As for the corporates, they’d now be more careful and do things right. The thing about law is you just have to do the right thing, whether you like it or not. The case definitely served its purpose if it made more people do things right.
Filming in Nigeria is predominantly location-based, where actors work extreme hours of the day. How far off are we from having state-of-the-art studios in which quality visual effects can be done?
We don’t have a studio system that much, so it’s been about finding the right location that serves that. I know Kunle Afolayan is building a film village so I guess he’s doing that. Niyi Akinmolayan talks about building sets. We might get there but it might not be Lagos because I don’t know if there’s space. It’s a huge investment. We’ll grow into it.
You’re the one to casts your net across mediums, doing a thing in theatre, TV, film, documentary, online content, and even podcasting. What’s the deal and how do you choose what medium is best?
It doesn’t feel like doing different things. It just feels like telling a story, which then picks the medium. The podcast had a TV element but I felt it works as a podcast too which is also a good way to show proof of pitch, just in case we want to take it to television. For theatre, it was about a call to action that was urgent. For documentaries, it could be a number of things, including a social issue case. I’m currently working on an immigration documentary. There are different elements. The different one is art because I curate art, something I started during the lockdown in 2020.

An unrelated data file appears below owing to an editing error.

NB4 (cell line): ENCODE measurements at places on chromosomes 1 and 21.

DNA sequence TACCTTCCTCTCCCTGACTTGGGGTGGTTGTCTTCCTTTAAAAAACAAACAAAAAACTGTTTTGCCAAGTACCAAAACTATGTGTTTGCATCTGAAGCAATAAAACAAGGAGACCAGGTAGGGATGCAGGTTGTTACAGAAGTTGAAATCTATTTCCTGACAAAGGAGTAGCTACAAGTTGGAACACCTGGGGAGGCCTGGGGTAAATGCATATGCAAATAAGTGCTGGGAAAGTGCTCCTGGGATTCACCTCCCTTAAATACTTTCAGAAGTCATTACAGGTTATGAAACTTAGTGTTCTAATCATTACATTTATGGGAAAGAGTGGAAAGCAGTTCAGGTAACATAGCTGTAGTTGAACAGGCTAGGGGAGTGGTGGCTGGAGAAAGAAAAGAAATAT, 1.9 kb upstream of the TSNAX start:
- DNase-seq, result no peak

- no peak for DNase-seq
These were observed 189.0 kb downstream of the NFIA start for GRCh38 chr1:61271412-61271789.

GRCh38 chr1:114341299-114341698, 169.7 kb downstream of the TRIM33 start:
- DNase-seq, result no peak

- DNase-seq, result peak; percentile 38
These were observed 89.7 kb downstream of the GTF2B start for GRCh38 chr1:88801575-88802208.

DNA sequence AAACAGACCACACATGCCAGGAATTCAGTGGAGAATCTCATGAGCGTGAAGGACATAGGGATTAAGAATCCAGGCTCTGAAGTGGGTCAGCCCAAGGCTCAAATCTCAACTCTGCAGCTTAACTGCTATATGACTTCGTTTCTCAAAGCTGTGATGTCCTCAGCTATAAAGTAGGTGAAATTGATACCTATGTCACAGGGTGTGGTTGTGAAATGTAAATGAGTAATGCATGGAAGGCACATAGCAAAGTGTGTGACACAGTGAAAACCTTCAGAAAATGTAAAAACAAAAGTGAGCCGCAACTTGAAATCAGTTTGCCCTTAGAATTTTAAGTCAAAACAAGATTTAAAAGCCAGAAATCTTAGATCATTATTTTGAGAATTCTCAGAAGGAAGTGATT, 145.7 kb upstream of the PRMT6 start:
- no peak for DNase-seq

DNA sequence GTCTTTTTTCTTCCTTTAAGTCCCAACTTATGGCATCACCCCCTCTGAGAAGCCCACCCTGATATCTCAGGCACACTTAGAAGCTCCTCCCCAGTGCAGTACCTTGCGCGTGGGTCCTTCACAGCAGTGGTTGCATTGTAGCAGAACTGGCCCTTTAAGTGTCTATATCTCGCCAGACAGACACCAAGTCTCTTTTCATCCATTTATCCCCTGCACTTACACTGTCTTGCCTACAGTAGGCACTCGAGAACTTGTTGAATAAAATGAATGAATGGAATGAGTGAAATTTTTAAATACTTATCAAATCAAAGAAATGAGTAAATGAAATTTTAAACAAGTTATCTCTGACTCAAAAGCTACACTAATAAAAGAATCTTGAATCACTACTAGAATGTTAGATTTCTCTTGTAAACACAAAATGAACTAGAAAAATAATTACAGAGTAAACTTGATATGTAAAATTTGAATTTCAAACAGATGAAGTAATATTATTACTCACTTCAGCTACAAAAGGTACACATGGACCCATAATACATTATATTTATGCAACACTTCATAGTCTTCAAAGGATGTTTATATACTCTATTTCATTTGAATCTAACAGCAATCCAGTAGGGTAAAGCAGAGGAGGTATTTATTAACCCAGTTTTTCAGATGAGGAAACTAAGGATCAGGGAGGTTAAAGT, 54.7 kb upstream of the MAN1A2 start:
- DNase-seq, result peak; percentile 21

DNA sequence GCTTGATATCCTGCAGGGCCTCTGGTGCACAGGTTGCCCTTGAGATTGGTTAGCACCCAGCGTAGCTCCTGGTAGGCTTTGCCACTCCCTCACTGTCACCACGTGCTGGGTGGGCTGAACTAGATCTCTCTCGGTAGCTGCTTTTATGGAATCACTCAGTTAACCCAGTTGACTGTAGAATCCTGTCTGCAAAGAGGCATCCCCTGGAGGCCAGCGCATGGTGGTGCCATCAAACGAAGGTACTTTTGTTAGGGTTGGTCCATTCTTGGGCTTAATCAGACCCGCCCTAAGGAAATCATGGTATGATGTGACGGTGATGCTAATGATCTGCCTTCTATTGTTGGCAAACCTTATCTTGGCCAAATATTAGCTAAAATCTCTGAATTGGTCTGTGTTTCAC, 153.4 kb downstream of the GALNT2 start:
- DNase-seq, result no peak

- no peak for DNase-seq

And diving into art? Damn!
(Giggles) I was pensive at the time, so I rubbed minds with my siblings. Before the lockdown, I was in Kenya and wanted to go to the art market. I wanted to get a painting and they started locking down. I had to return to Lagos when they were closing the air space. I never got to pick up that art piece. Sometime around June as well, I went to the art market here in Lekki and it was empty as they weren’t even opening market. I thought to set up a platform where you can sell your art internationally. Because of my film leanings, I was able to reach out to set decorators and people who I knew would likely need African art apart from regular collectors and Nigerians in the diaspora.
That’s how ArtDey started and we’re almost two years old now. We had art in ‘Bell-Air’, so they got a lot of pieces from Nigerian artists in the show. It’s business, straightforward buying, and selling. I’m back to my Nnewi route.
So what are you up to when not making films?
Ah, a lot o! I’m a deep-sea diver. I work out. I drink, like everyone else. For me, it’s important to enjoy the journey.